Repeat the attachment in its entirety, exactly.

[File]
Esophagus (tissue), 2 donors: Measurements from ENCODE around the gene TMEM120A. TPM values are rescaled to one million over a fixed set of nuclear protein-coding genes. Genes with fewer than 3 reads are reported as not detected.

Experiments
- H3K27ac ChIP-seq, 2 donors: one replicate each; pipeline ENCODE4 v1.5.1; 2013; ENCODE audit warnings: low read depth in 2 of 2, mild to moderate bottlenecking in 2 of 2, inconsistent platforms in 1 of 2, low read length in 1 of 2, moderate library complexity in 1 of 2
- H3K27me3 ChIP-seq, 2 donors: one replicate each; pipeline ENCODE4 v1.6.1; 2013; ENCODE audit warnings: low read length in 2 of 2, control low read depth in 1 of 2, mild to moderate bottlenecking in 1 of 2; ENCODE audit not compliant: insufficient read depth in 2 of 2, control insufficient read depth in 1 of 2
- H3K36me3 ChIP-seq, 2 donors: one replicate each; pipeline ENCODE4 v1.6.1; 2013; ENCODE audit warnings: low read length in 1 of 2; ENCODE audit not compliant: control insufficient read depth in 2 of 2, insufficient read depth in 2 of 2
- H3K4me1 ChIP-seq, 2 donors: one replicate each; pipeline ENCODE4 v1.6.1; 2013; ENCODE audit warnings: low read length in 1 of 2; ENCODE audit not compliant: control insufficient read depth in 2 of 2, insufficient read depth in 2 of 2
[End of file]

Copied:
Esophagus (tissue), 2 donors: Measurements from ENCODE around the gene TMEM120A. TPM values are rescaled to one million over a fixed set of nuclear protein-coding genes. Genes with fewer than 3 reads are reported as not detected.

Experiments
- H3K27ac ChIP-seq, 2 donors: one replicate each; pipeline ENCODE4 v1.5.1; 2013; ENCODE audit warnings: low read depth in 2 of 2, mild to moderate bottlenecking in 2 of 2, inconsistent platforms in 1 of 2, low read length in 1 of 2, moderate library complexity in 1 of 2
- H3K27me3 ChIP-seq, 2 donors: one replicate each; pipeline ENCODE4 v1.6.1; 2013; ENCODE audit warnings: low read length in 2 of 2, control low read depth in 1 of 2, mild to moderate bottlenecking in 1 of 2; ENCODE audit not compliant: insufficient read depth in 2 of 2, control insufficient read depth in 1 of 2
- H3K36me3 ChIP-seq, 2 donors: one replicate each; pipeline ENCODE4 v1.6.1; 2013; ENCODE audit warnings: low read length in 1 of 2; ENCODE audit not compliant: control insufficient read depth in 2 of 2, insufficient read depth in 2 of 2
- H3K4me1 ChIP-seq, 2 donors: one replicate each; pipeline ENCODE4 v1.6.1; 2013; ENCODE audit warnings: low read length in 1 of 2; ENCODE audit not compliant: control insufficient read depth in 2 of 2, insufficient read depth in 2 of 2